In theory, yes, but this case and numerous others shows what happens when profit, not serving the public, is the main concern.
When a private prison corporation paid Ohio $72.7 million in 2011 to purchase one of the state's facilities, the company touted the deal as a "groundbreaking" move that would serve as a model for other states looking to cut costs.
But in the year since Corrections Corporation of America took over the 1,700-bed Lake Erie Correctional Institution, state audits have found patterns of inadequate staffing, delays in medical treatment and "unacceptable living conditions" inside the prison -- including inmates lacking access to running water and toilets. The state docked the company nearly $500,000 in pay because of the violations.
In addition, a major uptick in crime near the private prison has burdened the small town of Conneaut, Ohio, with police there making a series of recent arrests related to attempts to smuggle drugs and alcohol into the facility. Officers responded to 229 calls related to the prison last year, nearly four times as many as the previous five years combined, according to the city's crime data.
"We understand that it's a private entity now, and that it's for-profit, but nothing can come at the expense of the safety and security of our citizens," said Conneaut Councilman Neil LaRusch, who recently sent a letter to Ohio Gov. John Kasich's office requesting assistance with the crime problem. "With the city finances the way they are right now, I can't go put 20 more people on staff at the police department."
Private prison companies such as CCA have pushed for a growing share of the nation's inmate population, promising to save states and the federal government money by managing their prison systems. Yet criminal justice experts say the experience in and around the Lake Erie prison amounts to a cautionary tale for other states considering whether to hand over their own facilities to private corporations.
"This is not a bargain for the states," said Michele Deitch, a senior lecturer and criminal justice expert at the University of Texas School of Public Affairs. "The longer the contracts are, the more likely you are to give rise to poor conditions and problems. It gives the states very little leverage to demand improvements."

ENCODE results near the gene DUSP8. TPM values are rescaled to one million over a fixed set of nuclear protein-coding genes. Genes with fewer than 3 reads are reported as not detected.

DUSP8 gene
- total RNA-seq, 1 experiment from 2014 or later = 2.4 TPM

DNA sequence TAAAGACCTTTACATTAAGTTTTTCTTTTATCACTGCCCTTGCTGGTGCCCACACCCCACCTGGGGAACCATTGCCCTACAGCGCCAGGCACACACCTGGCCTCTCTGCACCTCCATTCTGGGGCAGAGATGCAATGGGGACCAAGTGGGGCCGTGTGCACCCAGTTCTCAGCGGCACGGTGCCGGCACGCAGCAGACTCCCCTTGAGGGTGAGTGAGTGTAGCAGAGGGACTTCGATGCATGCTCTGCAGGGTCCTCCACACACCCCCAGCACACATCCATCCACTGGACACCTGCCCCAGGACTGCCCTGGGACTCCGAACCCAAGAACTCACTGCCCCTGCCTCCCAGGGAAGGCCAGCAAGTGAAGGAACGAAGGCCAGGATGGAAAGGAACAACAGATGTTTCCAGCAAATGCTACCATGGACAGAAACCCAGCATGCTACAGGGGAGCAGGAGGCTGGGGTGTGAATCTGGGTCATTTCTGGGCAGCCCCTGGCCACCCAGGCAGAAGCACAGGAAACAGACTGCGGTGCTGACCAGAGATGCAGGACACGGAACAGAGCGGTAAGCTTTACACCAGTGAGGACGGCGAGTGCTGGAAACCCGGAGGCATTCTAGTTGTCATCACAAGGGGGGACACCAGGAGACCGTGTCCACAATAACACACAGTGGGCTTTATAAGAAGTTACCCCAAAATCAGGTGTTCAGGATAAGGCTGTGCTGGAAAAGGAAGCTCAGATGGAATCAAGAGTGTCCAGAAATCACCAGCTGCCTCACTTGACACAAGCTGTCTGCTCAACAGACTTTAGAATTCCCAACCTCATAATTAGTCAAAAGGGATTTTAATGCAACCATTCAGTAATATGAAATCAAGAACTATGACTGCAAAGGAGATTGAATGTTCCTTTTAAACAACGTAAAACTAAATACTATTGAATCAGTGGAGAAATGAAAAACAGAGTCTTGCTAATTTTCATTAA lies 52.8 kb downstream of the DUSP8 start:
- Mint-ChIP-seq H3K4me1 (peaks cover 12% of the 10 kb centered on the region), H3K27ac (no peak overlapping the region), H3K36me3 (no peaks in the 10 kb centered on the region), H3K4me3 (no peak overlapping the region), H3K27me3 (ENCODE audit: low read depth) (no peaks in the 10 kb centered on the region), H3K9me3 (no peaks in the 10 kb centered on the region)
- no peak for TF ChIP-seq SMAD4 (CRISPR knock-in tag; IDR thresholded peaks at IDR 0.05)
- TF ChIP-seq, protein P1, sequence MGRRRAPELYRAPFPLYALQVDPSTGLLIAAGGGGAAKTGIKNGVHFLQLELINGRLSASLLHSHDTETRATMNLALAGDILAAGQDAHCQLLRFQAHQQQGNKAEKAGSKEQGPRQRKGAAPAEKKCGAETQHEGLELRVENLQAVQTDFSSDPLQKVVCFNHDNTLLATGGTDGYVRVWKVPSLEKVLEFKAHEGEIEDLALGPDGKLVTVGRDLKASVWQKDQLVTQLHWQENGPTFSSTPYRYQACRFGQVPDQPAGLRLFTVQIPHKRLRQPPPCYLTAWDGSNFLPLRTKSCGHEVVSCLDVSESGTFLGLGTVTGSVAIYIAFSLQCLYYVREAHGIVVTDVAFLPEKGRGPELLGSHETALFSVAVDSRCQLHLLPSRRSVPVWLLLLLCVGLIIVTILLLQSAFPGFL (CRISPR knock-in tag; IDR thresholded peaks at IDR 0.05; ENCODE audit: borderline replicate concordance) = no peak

CCA spokesman Steve Owen said the company has a "very strong track record" of transitioning prisons from state to private management, and said more recent audits have shown improvements at the Lake Erie prison. He said its sale offered immediate revenues for the state of Ohio, and as a private entity, the facility will provide local property tax revenue.
Private prison companies typically build their own facilities or manage existing prisons; the Ohio prison sale was the first of its kind. In an attempt to trim the state's corrections budget, Kasich, a Republican, in 2011 proposed selling off and privatizing up to five state prisons. After studying the costs, the state decided to sell only one: the Lake Erie Correctional Institution. (The state previously owned the prison but it had been managed by another contractor, Management & Training Corp.)
For its purchase price, CCA obtained not only the prison but a 20-year management contract to house inmates for the state and an initial guaranteed 90 percent occupancy rate. (The state has the option of renegotiating the occupancy rate down the line.)